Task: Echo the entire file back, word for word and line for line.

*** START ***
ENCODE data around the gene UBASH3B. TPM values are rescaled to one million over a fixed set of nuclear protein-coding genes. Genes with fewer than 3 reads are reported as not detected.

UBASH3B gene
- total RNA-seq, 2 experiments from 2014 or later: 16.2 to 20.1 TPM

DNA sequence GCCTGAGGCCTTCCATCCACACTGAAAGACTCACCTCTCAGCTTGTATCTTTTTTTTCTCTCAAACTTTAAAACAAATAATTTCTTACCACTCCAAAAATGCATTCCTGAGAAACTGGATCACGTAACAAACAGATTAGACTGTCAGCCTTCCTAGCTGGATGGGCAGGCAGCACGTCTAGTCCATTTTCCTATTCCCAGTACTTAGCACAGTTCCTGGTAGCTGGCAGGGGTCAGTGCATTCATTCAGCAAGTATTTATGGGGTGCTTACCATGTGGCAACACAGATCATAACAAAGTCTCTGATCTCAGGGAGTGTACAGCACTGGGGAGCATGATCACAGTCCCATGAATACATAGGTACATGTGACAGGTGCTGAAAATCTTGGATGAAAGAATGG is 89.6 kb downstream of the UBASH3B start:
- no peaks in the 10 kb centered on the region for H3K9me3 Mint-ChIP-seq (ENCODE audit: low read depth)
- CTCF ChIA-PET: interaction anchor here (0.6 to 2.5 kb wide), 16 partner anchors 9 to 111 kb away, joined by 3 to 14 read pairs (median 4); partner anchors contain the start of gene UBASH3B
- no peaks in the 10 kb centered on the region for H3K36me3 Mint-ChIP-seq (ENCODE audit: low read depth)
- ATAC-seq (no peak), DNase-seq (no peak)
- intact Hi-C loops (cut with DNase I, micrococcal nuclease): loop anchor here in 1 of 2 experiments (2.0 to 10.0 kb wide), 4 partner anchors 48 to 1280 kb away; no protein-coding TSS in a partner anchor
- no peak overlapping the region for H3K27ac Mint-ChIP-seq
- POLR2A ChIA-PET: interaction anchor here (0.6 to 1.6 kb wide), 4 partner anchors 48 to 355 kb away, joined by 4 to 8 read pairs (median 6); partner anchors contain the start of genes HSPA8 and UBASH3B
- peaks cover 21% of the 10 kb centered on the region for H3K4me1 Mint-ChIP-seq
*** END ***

ENCODE data around the gene UBASH3B. TPM values are rescaled to one million over a fixed set of nuclear protein-coding genes. Genes with fewer than 3 reads are reported as not detected.

UBASH3B gene
- total RNA-seq, 2 experiments from 2014 or later: 16.2 to 20.1 TPM

DNA sequence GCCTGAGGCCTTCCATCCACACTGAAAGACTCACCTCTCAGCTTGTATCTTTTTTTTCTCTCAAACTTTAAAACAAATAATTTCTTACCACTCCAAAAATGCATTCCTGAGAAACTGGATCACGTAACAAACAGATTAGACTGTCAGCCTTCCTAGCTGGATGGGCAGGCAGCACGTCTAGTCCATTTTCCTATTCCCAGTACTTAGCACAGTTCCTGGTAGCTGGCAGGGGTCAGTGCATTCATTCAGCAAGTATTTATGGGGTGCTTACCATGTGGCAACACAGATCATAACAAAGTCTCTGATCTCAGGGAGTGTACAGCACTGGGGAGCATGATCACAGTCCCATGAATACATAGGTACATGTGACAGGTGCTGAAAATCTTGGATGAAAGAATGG is 89.6 kb downstream of the UBASH3B start:
- no peaks in the 10 kb centered on the region for H3K9me3 Mint-ChIP-seq (ENCODE audit: low read depth)
- CTCF ChIA-PET: interaction anchor here (0.6 to 2.5 kb wide), 16 partner anchors 9 to 111 kb away, joined by 3 to 14 read pairs (median 4); partner anchors contain the start of gene UBASH3B
- no peaks in the 10 kb centered on the region for H3K36me3 Mint-ChIP-seq (ENCODE audit: low read depth)
- ATAC-seq (no peak), DNase-seq (no peak)
- intact Hi-C loops (cut with DNase I, micrococcal nuclease): loop anchor here in 1 of 2 experiments (2.0 to 10.0 kb wide), 4 partner anchors 48 to 1280 kb away; no protein-coding TSS in a partner anchor
- no peak overlapping the region for H3K27ac Mint-ChIP-seq
- POLR2A ChIA-PET: interaction anchor here (0.6 to 1.6 kb wide), 4 partner anchors 48 to 355 kb away, joined by 4 to 8 read pairs (median 6); partner anchors contain the start of genes HSPA8 and UBASH3B
- peaks cover 21% of the 10 kb centered on the region for H3K4me1 Mint-ChIP-seq